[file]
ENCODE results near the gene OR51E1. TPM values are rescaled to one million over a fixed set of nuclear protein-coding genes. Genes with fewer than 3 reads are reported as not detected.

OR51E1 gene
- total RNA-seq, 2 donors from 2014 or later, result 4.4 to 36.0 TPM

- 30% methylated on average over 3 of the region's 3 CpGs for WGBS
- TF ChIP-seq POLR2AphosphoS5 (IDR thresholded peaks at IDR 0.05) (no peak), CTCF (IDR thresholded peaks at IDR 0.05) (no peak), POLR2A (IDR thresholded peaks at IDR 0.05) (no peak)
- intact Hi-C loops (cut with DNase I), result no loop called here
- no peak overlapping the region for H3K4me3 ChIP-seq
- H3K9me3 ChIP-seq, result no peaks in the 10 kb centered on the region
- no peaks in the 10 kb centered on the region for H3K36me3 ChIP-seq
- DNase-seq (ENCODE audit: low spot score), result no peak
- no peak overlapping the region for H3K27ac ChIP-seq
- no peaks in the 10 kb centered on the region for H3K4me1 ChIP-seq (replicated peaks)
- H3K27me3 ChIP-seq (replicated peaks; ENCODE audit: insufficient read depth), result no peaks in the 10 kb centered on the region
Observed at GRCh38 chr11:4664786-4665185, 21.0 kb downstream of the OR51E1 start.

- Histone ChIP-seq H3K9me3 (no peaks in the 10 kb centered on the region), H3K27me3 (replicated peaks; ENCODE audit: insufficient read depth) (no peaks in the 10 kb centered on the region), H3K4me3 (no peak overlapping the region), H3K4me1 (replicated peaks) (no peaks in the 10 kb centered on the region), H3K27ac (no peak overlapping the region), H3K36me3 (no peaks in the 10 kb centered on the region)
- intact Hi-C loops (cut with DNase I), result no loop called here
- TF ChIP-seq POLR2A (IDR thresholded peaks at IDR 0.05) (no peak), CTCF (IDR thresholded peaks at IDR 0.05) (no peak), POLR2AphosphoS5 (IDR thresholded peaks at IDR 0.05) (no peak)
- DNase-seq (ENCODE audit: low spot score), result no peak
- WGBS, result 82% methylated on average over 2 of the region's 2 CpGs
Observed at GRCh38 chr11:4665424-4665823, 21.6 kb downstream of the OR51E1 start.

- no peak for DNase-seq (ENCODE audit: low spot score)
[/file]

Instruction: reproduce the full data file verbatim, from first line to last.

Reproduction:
ENCODE results near the gene OR51E1. TPM values are rescaled to one million over a fixed set of nuclear protein-coding genes. Genes with fewer than 3 reads are reported as not detected.

OR51E1 gene
- total RNA-seq, 2 donors from 2014 or later, result 4.4 to 36.0 TPM

- 30% methylated on average over 3 of the region's 3 CpGs for WGBS
- TF ChIP-seq POLR2AphosphoS5 (IDR thresholded peaks at IDR 0.05) (no peak), CTCF (IDR thresholded peaks at IDR 0.05) (no peak), POLR2A (IDR thresholded peaks at IDR 0.05) (no peak)
- intact Hi-C loops (cut with DNase I), result no loop called here
- no peak overlapping the region for H3K4me3 ChIP-seq
- H3K9me3 ChIP-seq, result no peaks in the 10 kb centered on the region
- no peaks in the 10 kb centered on the region for H3K36me3 ChIP-seq
- DNase-seq (ENCODE audit: low spot score), result no peak
- no peak overlapping the region for H3K27ac ChIP-seq
- no peaks in the 10 kb centered on the region for H3K4me1 ChIP-seq (replicated peaks)
- H3K27me3 ChIP-seq (replicated peaks; ENCODE audit: insufficient read depth), result no peaks in the 10 kb centered on the region
Observed at GRCh38 chr11:4664786-4665185, 21.0 kb downstream of the OR51E1 start.

- Histone ChIP-seq H3K9me3 (no peaks in the 10 kb centered on the region), H3K27me3 (replicated peaks; ENCODE audit: insufficient read depth) (no peaks in the 10 kb centered on the region), H3K4me3 (no peak overlapping the region), H3K4me1 (replicated peaks) (no peaks in the 10 kb centered on the region), H3K27ac (no peak overlapping the region), H3K36me3 (no peaks in the 10 kb centered on the region)
- intact Hi-C loops (cut with DNase I), result no loop called here
- TF ChIP-seq POLR2A (IDR thresholded peaks at IDR 0.05) (no peak), CTCF (IDR thresholded peaks at IDR 0.05) (no peak), POLR2AphosphoS5 (IDR thresholded peaks at IDR 0.05) (no peak)
- DNase-seq (ENCODE audit: low spot score), result no peak
- WGBS, result 82% methylated on average over 2 of the region's 2 CpGs
Observed at GRCh38 chr11:4665424-4665823, 21.6 kb downstream of the OR51E1 start.

- no peak for DNase-seq (ENCODE audit: low spot score)